If you are a user, it is recommended that you use a release since the repository is meant to be unstable since people are developing on it. If you are a developer, you should user the 'Bazaar' method. Regardless: there are three options for obtaining code.
Using a release (recommended for users)¶
Please click on the Files tab above and download the file maus-latest-release.tar.gz. Or you could choose to download a later release if you choose. Upon downloading the file (I'm going to assume you're using the latest, but just change the filename if you aren't), then run:
tar xvfz maus-latest-release.tar.gz
to extract the code. You should now have a directory called 'maus'.
Using a nightly release¶
Nightlies are packed nightly. This is not meant to be stable but is a way of obtaining the latest code without requiring the installation of Bazaar. Please run the following two commands if you want the nightly (if you are behind a firewall, download the this file and ignore the 'wget' step).
wget http://micewww.pp.rl.ac.uk/static_files/maus_nightly.tar.gz tar xvfz maus_nightly.tar.gz
and you should now have a directory called 'maus'.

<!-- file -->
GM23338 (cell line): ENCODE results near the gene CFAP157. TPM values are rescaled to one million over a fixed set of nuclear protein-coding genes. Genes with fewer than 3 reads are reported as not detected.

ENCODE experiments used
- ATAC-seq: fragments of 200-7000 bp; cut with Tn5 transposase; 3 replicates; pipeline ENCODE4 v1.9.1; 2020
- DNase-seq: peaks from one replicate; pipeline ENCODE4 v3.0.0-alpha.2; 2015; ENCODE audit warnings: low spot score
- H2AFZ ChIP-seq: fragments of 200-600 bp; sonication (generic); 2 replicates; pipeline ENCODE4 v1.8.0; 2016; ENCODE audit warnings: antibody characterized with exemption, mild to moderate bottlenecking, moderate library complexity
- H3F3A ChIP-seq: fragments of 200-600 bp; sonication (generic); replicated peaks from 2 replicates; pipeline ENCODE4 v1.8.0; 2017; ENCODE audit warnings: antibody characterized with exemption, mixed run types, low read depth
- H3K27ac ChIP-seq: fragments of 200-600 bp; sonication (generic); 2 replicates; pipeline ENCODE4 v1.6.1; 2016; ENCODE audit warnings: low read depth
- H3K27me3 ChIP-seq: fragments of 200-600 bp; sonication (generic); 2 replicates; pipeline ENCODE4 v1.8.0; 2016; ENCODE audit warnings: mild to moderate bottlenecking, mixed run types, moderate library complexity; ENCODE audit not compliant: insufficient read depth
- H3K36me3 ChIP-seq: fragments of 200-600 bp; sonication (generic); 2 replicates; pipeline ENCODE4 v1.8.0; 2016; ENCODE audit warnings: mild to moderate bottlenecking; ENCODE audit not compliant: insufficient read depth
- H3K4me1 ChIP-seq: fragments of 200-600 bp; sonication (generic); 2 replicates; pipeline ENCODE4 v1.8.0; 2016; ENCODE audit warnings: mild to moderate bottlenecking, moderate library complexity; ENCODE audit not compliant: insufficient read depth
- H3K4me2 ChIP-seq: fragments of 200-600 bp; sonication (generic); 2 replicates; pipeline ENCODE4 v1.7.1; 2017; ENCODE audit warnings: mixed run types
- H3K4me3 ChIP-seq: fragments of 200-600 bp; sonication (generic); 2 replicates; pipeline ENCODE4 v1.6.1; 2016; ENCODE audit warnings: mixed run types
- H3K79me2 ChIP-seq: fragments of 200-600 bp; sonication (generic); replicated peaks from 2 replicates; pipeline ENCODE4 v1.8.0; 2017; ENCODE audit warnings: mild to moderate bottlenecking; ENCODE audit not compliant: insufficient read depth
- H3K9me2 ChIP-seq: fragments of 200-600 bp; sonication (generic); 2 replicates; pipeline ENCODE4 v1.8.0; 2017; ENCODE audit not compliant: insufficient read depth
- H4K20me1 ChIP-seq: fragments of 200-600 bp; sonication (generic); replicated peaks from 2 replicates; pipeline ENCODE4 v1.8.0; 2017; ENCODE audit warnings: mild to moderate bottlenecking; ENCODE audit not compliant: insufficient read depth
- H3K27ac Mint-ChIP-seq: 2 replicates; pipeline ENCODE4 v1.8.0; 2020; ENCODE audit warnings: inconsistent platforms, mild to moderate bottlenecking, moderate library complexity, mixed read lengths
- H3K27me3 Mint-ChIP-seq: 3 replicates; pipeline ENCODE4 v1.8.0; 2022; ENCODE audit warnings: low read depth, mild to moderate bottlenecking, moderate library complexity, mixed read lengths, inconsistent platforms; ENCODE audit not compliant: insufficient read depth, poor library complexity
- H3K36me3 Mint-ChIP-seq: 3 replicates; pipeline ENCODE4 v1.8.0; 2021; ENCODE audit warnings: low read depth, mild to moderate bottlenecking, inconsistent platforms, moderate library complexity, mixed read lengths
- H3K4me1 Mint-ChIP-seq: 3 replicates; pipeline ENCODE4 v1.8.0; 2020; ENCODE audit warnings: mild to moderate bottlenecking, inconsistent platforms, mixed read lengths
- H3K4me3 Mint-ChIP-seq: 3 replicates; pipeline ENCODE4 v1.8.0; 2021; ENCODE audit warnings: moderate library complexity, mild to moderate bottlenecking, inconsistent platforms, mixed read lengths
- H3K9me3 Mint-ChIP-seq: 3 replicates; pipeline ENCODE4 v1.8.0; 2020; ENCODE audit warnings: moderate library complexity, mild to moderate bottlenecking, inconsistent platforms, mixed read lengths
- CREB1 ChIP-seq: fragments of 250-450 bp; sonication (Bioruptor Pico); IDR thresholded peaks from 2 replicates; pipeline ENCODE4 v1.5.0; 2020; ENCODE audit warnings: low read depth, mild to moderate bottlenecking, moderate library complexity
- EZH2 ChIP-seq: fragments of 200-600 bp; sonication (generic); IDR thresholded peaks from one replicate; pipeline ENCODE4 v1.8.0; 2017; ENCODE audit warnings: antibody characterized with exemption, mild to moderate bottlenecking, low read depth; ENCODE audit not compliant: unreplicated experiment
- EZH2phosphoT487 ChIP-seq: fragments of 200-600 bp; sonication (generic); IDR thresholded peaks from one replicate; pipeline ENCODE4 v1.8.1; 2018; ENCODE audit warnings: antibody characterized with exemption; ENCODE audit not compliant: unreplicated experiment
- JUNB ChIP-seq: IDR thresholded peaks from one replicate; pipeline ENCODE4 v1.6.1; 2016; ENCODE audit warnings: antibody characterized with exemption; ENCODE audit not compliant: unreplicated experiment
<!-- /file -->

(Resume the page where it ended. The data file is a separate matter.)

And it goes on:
Bazaar repository (recommended for developers)¶
Bazaar is the program we use to maintain the repository. Please branch MAUS by running the following command.
bzr branch lp:maus
and you should now have a directory called 'maus'. If you get a 'command not found', you must install bazaar.
MAUS will try to help you by installing all of its dependencies for you. This is recommended that you allow rather than installing it on your own due to issues with the compiler flags of ROOT/Geant4 in most distributions (the issues is with not having the -fPIC argument to GCC for PIC).
Please enter the MAUS directory that you just created in the previous section:
You must first setup an environment within MAUS by running and ignoring complaints against python version:
which should return at the end:
SUCCESS: Whenever you want to use MAUS, you must 'source' SUCCESS: the environmental variables file. For Bourne- SUCCESS: compatible shells like 'bash', run: SUCCESS: SUCCESS: source env.sh SUCCESS: SUCCESS: and for C-compatible shells, run: SUCCESS: SUCCESS: source env.csh SUCCESS: SUCCESS: which can be added to your respective shell's SUCCESS: startup scripts. Example: ~/.bashrc for 'bash'.
which should then say:
SUCCESS: MAUS setup
You have now setup the MAUS environment. This will help MAUS know where it should install local copies of various dependencies. You can check that the output of the following two commands are the same: